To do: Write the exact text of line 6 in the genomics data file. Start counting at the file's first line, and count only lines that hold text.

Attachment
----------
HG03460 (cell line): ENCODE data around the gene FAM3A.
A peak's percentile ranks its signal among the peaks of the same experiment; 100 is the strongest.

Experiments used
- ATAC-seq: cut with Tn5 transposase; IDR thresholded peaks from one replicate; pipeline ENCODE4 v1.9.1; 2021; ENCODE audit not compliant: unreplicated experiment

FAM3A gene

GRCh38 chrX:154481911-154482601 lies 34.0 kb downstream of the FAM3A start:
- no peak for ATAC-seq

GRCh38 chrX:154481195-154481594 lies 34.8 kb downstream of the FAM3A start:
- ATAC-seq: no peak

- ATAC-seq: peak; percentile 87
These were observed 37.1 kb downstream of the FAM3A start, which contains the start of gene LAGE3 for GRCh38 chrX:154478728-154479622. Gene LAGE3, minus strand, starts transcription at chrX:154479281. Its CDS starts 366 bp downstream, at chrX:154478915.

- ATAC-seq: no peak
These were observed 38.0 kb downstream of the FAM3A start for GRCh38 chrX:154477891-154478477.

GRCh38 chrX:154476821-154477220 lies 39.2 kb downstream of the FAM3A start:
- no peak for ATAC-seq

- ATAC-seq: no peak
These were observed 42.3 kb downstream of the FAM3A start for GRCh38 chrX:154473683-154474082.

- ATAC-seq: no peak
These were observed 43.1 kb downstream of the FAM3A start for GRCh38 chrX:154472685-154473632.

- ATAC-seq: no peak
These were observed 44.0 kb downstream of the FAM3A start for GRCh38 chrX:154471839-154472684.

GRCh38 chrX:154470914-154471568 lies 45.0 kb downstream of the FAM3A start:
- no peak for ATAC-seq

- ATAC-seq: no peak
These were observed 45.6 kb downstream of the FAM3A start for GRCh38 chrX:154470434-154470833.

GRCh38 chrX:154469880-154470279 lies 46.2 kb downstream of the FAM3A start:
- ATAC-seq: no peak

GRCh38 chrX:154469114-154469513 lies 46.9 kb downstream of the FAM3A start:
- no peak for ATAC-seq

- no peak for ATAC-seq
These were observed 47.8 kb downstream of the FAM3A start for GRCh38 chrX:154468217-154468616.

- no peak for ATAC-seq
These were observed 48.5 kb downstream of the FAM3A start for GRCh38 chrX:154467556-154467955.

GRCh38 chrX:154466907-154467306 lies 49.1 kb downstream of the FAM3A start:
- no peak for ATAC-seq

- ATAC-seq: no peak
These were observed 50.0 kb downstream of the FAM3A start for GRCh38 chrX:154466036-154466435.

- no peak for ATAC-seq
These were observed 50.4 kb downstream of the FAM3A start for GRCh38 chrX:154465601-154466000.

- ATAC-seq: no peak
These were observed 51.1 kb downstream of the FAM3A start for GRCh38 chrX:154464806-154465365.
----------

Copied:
GRCh38 chrX:154481911-154482601 lies 34.0 kb downstream of the FAM3A start: